I used to host a twice-a-week training session at my dojo where I invited mostly black belts from other schools (as well as a few of my advanced students) to come and run drills. It was a blast. These were tough two- to three-hour sessions where I got to work with fighters of all different sizes, speeds, and technique preferences. My sparring improved dramatically over the next few months, and I don't think I've ever been in better shape. But unfortunately, it doesn't always work out that way. And as the old saying goes, "You gotta work with what ya got." So, make it hard on yourself.

I like to set handicaps when fighting my students. Specifically, I focus on forcing myself to work on improving my weak areas. Is you right leg weaker than the left? Then only kick with the right leg when sparring your students. Not much of an inside fighter? Don't kick at all. Training with partners of lesser skill not only helps you improve your weak points but gives them an opportunity to improve as well by working on strategy. It's also great for building their confidence. It can also be a low-cost opportunity to test new techniques and combinations, which benefits you as well.

In grappling, just like sparring, there is little benefit to wrapping lower ranking classmates into pretzels over and over, for them or you. Instead, let your partner put you in a bad situation. Let them get the mount; help them sink in that choke or armbar. If you start standing, such as in judo, allow your partner to get the superior grip before attempting a throw. This way you will get comfortable working out of a weaker position and your less-experienced partner can perfect their technique (and get experience using multiple techniques, if you get out of their first one).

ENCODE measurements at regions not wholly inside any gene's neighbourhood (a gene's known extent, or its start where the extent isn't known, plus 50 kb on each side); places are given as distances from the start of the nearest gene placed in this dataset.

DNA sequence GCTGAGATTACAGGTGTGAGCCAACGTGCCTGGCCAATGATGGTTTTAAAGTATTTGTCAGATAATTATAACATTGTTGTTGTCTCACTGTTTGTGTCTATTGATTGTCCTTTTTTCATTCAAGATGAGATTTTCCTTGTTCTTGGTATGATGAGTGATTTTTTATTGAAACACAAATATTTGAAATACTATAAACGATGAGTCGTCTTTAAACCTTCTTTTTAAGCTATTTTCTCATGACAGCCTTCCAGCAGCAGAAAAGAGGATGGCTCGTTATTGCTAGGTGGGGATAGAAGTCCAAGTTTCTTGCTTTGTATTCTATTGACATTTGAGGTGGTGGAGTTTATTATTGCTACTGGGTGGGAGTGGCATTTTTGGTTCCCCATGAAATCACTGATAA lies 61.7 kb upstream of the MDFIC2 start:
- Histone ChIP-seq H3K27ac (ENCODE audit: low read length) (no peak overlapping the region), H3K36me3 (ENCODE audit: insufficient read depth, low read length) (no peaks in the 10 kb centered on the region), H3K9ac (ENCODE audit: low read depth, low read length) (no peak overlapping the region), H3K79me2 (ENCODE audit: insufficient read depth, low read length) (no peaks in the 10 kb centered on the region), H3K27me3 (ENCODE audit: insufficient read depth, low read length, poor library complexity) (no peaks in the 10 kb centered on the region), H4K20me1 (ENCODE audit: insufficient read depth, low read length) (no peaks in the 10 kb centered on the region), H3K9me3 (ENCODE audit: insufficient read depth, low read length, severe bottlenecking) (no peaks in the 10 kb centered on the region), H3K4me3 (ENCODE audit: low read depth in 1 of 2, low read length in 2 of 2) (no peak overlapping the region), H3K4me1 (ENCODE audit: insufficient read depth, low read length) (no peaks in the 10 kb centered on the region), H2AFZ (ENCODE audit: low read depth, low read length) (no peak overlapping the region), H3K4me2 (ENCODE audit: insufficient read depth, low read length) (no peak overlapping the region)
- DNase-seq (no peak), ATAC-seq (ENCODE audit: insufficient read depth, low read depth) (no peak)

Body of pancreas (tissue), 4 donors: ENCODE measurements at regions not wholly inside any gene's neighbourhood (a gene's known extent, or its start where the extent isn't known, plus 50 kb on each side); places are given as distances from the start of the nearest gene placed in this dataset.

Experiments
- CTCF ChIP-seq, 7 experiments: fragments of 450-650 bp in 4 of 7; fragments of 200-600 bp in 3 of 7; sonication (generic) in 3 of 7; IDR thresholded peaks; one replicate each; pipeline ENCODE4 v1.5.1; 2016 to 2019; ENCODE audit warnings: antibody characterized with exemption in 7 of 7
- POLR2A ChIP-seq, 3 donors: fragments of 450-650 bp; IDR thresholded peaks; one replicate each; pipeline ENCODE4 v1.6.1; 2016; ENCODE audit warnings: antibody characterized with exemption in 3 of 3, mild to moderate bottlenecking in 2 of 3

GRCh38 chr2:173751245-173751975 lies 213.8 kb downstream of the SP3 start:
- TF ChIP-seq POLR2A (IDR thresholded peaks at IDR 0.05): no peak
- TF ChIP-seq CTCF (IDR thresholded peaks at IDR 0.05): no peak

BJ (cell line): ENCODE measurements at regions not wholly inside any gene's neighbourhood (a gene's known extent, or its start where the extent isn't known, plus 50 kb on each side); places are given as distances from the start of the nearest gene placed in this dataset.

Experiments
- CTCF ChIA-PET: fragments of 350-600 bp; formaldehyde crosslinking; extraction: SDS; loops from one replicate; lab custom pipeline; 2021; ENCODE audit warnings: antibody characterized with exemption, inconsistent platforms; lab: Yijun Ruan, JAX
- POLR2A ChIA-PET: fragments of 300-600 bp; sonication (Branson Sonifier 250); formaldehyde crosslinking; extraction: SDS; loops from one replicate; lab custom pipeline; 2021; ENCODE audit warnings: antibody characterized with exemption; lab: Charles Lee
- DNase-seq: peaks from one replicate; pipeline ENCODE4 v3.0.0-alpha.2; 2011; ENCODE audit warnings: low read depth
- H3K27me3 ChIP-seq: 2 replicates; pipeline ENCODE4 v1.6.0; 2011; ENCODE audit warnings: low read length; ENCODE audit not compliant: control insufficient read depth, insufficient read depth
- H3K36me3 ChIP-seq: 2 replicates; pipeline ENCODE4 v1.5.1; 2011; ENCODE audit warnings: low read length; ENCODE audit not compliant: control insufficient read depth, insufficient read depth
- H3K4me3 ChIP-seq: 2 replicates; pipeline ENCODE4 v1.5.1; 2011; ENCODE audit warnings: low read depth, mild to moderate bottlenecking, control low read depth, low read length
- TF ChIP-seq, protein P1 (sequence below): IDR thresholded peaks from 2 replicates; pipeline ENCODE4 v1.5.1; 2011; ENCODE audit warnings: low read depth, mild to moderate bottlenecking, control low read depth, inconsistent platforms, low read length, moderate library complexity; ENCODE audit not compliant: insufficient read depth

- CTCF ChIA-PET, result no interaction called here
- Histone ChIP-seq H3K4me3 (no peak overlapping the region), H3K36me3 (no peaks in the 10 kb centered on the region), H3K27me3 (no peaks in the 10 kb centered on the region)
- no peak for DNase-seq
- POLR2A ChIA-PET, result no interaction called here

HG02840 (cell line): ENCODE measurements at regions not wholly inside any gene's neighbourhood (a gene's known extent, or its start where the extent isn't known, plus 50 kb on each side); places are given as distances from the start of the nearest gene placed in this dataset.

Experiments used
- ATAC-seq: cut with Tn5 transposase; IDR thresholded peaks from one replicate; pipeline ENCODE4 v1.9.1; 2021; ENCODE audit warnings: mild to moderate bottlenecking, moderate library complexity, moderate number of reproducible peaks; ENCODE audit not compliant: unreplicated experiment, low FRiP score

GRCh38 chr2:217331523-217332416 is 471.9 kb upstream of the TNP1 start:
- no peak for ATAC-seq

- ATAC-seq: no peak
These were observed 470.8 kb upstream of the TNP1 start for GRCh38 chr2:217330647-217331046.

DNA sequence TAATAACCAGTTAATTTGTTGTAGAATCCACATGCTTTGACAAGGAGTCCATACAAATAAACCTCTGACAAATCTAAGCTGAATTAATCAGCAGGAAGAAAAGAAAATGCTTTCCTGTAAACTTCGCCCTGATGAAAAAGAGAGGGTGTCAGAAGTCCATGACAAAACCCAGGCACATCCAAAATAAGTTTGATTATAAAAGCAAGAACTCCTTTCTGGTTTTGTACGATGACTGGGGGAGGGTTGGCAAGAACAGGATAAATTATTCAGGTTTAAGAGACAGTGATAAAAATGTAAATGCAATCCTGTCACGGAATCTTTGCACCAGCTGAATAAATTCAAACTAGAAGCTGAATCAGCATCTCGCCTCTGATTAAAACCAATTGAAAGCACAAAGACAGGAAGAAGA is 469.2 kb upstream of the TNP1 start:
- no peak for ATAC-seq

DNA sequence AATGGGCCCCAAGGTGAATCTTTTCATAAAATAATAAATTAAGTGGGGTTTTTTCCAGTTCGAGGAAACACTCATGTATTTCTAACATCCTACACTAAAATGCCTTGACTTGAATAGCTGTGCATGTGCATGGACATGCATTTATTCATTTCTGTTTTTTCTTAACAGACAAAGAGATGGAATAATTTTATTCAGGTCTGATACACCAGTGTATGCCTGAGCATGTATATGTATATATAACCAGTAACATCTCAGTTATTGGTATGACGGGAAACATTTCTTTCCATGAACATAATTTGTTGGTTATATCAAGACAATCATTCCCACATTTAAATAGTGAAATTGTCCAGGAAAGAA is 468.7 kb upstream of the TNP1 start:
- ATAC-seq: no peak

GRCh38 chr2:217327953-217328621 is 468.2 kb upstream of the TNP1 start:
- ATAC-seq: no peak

You might think that giving advantages like these to students who may be far beneath your skill level is much of a challenge. Trust me, you'll reconsider that sentiment when you wind up sparring a 6'5" novice with zero control over his strength after deciding to only use your weak leg, or have a 250-pound green belt lying across your diaphragm trying to get an armlock after you let them get the pin. Remember, this is exactly what you signed up for: a challenge.

If you find yourself at the top of the heap without partners who are sufficiently challenging, there is no need to despair. Use it as a low-stress opportunity to improve your weaknesses and develop avenues to help your less experienced classmates and students to grow. You may even be surprised. One day they might present more of a challenge than you ever imagined!